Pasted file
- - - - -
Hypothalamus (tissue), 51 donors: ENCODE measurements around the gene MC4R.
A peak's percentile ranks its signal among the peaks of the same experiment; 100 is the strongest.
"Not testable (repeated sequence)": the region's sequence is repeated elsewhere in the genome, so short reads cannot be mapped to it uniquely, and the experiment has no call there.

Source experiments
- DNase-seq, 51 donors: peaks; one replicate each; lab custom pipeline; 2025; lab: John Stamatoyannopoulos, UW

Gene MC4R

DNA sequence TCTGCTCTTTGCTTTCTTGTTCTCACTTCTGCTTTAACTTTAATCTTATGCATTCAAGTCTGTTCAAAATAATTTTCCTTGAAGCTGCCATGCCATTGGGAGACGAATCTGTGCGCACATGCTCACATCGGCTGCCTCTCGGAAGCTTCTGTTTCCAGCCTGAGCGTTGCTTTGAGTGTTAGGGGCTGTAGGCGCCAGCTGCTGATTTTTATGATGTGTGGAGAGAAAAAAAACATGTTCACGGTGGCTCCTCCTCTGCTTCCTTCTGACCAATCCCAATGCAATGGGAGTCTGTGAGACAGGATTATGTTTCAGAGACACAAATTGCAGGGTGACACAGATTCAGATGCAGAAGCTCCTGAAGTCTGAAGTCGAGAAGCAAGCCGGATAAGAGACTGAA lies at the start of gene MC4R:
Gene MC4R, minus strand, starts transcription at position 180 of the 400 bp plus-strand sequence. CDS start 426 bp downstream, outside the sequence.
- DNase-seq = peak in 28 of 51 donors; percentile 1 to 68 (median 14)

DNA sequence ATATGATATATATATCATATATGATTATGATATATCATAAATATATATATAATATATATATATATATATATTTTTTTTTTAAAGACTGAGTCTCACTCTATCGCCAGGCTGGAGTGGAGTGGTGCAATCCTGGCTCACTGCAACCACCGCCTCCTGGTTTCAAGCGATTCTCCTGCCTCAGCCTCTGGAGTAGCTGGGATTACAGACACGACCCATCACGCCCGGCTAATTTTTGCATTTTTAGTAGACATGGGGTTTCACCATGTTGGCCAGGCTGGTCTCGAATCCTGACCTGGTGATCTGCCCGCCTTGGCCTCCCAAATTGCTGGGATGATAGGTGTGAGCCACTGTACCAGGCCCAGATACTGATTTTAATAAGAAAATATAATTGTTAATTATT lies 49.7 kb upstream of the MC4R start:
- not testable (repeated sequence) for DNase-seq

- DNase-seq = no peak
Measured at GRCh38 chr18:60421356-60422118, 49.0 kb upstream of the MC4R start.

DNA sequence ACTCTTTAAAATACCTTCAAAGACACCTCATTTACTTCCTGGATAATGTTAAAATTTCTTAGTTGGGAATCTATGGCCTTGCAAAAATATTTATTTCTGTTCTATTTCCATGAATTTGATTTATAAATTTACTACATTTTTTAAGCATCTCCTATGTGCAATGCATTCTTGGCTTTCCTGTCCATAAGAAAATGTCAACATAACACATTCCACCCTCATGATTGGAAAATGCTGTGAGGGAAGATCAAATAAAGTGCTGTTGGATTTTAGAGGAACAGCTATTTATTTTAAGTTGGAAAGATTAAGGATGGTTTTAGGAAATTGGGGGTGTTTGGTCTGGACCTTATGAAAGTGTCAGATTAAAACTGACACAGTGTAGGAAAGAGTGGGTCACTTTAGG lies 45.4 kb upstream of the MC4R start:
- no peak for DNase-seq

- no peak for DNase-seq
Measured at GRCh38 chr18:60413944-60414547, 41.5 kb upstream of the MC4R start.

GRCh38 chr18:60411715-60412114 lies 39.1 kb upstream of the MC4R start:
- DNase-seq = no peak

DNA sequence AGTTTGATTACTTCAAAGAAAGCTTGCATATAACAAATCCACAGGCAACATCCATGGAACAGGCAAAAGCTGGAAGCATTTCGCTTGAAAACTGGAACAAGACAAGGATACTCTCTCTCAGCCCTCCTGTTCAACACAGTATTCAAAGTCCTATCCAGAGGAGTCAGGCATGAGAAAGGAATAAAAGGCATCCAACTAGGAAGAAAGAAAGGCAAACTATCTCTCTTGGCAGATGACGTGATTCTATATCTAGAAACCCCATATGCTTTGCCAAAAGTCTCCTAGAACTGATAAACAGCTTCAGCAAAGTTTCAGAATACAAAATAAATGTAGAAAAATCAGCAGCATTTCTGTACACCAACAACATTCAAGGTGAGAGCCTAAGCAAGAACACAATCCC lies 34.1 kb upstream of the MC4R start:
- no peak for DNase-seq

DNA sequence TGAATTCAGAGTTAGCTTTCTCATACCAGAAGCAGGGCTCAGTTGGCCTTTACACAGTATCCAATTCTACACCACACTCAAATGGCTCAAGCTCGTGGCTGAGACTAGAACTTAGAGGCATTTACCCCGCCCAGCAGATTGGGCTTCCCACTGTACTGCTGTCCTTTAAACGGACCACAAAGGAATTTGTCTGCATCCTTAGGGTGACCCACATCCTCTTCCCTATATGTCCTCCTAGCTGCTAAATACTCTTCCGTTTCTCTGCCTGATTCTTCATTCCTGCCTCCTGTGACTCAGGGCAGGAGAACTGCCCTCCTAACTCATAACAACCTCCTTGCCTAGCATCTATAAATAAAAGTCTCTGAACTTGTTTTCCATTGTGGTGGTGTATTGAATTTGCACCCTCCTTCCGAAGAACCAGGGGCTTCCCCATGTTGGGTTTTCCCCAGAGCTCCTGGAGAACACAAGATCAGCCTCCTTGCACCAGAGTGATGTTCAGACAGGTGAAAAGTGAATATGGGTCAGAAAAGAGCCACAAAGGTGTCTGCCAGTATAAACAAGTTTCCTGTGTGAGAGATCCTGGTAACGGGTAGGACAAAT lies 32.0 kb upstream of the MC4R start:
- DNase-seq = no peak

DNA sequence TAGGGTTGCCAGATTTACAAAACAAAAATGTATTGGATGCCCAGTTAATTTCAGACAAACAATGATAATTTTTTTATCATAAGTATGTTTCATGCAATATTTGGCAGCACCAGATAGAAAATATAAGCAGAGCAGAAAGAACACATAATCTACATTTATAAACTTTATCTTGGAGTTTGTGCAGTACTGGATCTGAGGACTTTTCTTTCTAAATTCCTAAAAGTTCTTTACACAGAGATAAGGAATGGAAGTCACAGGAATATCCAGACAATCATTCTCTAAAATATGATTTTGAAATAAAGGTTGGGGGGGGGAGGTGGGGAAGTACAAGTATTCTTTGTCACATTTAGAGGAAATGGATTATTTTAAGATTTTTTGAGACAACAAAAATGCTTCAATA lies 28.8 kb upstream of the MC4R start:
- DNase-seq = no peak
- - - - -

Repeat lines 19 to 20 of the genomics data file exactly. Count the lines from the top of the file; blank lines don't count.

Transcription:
- DNase-seq = no peak

DNA sequence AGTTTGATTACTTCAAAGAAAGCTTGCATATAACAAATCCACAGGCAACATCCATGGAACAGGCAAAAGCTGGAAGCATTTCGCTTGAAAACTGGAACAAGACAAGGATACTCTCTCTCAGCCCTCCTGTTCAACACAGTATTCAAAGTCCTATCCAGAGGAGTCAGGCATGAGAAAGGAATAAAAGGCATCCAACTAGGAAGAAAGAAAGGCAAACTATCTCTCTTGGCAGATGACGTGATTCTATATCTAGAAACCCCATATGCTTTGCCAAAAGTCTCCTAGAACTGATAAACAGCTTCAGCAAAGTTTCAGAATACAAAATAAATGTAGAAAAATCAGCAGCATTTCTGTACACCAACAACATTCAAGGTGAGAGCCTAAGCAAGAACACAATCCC lies 34.1 kb upstream of the MC4R start: